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Shakina Nayfack Talks Connecting… in the Time of Coronavirus

Nayfack makes history as the first trans series regular on a prime-time network comedy.

shakina nayfack

I don’t know a single person who would want to relive the relentless nightmare factory that is 2020. But actress and activist Shakina Nayfack is doing just that, as a member of the ensemble cast of Connecting…, NBC’s new quarantine-set series.

Connecting… follows seven close friends as they come together via Zoom to commiserate through the rollercoaster of emotions that is life under quarantine. Whether it’s full-time parenting, financial struggles, or not killing off your sourdough starter, the group leans on one another for support. The series, created by Martin Gero (Blindspot) and Brendan Gall (The Lovebirds), was inspired by their own Zoom bonding experiences with friends. And that authenticity comes through in this smartly-written, deeply empathetic show and its performances (you can read our review here.)

Nayfack, who delivered scene-stealing performances in Hulu’s Difficult People and Amazon’s Transparent Musicale Finale, stars in the series as Ellis, a trans woman and Clippers super-fan living through the pandemic. Nayfack makes history in the role, as the first trans series regular in a network prime-time comedy.

She talked to us about the strange experience of filming in her own home, where COVID-19 has the cast pulling double-duty as their own crew. “It was, first of all, like an all hands on deck experience, like everyone is having at this moment, in whatever their circumstances are, and secondly, we were all taking the emotional commitment to revisit things we were still living through and trying to reflect on them with critique and humor, you know, so that was a big task,” she said.

Connecting… is a huge and emotionally challenging undertaking. After all, how do you accurately portray life during a pandemic in a 30-minute comedy? And how do you confront an experience that is still very much ongoing? Is it cathartic to revisit these moments? Nayfack responded, “Yeah, absolutely, I mean, in so far as you can have a catharsis and still be living in the real world that prevents you from any sort of liberation at this moment so yes, there were aspects of it that were very healing to revisit and reclaim in a different way for myself.”

The character of Ellis faces her own unique struggles as a trans woman that the rest of her friend group doesn’t. Nayfack said, “I don’t want to give away any spoiler, but the journey of my character touched on a lot of things I still wrestle with as a trans woman in the world, and especially during this time of pandemic and quarantine.”

The series, which features multiple LGBTQ+ folks and people of color, will also deal with the racial justice reckoning that continues to reverberate in our country. Nayfack added, “I hope that our audiences, especially around the issues of racial justice, find some kind of catharsis through at least the acknowledgment of what went down this summer, because if we don’t keep telling that story, it won’t be told.”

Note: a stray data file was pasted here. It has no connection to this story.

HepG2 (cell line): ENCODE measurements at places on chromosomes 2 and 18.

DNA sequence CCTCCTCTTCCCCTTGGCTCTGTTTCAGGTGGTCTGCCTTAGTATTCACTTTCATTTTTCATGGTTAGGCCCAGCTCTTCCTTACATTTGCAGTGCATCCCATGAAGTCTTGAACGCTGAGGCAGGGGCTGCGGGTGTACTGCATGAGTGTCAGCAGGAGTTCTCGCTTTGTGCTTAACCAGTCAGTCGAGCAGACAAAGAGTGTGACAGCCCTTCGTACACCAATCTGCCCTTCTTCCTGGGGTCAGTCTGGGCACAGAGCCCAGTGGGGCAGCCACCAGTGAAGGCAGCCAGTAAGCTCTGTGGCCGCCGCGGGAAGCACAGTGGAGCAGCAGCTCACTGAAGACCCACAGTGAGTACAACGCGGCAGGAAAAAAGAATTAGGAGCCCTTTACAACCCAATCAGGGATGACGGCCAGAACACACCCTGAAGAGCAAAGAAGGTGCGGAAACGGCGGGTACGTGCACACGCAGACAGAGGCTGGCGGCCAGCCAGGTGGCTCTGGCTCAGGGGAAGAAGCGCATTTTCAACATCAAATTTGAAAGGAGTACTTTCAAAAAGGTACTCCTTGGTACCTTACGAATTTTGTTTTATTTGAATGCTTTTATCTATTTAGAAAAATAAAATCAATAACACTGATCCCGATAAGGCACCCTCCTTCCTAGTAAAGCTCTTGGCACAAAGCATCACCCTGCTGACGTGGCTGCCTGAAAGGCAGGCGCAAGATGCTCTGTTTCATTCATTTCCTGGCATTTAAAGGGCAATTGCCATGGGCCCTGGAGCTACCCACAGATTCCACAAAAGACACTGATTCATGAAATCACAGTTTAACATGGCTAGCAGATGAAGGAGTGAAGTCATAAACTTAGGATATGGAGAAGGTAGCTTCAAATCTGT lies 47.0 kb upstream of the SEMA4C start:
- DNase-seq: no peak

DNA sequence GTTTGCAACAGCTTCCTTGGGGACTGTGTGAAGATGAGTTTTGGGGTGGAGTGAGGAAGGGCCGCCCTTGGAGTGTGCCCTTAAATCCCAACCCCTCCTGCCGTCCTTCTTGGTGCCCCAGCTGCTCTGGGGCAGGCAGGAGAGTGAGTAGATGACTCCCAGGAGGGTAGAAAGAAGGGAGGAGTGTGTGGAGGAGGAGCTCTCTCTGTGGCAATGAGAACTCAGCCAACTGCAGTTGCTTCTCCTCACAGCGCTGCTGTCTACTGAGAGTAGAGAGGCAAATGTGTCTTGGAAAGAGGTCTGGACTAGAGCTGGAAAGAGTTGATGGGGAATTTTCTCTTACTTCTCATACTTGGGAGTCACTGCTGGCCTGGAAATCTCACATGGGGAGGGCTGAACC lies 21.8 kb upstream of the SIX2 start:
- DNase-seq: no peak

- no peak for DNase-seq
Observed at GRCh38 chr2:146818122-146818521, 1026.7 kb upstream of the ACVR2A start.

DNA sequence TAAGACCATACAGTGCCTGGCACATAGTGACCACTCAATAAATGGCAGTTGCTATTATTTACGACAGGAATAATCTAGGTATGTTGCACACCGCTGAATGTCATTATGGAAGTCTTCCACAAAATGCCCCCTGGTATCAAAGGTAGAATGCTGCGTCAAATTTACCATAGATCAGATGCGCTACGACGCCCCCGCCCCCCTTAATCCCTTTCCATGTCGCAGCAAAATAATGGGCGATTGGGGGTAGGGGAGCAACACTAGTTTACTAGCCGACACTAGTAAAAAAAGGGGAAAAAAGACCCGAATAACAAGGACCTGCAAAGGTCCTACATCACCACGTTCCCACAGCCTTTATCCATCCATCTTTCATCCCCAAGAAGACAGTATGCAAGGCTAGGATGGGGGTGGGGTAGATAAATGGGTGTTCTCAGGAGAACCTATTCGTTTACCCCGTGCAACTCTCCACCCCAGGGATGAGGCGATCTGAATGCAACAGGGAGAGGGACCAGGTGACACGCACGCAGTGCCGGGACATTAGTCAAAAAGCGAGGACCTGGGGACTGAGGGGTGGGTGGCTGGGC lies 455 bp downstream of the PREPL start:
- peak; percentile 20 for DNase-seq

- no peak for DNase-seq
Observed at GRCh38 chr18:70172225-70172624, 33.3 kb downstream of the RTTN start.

She continued, “By virtue of the existence of this ensemble of friends, our very lives become political. And we don’t shy away from that in the way we approach the show, but we also are trying to be a place where people can come together and make difficult conversations accessible and show that we can move through them, and that’s something that we try to do in the show as well.”

And while the themes of the series are heavy, the show remains upbeat and optimistic. There are dramatic moments, but there is plenty of levity to be found in Connecting… “I think we all have to find joy in order to get through the hardship, and so we always know that we’re there to bring joy, even when the scene that we’re playing is a dramatic one.” Even during the heavier scenes, Nayfack says, “I find a way through it with a kind of lightness, because that’s what we need, we don’t need to burden people with more grief. We need to be able to move through our grief with some sense of lightness.”

She concluded, “I hope folks remember that they can laugh, and it’s okay because sometimes when things are this rough in the world, it almost feels irresponsible to smile, but we need to allow ourselves to feel joy and happiness because it gives us strength to go back into the fight.”

Connecting… premiered last week on NBC, and will return on Oct. 29th.

(featured image: Bryan Bedder/Getty Images for Hulu)

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Chelsea was born and raised in New Orleans, which explains her affinity for cheesy grits and Britney Spears. An pop culture journalist since 2012, her work has appeared on Autostraddle, AfterEllen, and more. Her beats include queer popular culture, film, television, republican clownery, and the unwavering belief that 'The Long Kiss Goodnight' is the greatest movie ever made. She currently resides in sunny Los Angeles, with her husband, 2 sons, and one poorly behaved rescue dog. She is a former roller derby girl and a black belt in Judo, so she is not to be trifled with. She loves the word “Jewess” and wishes more people used it to describe her.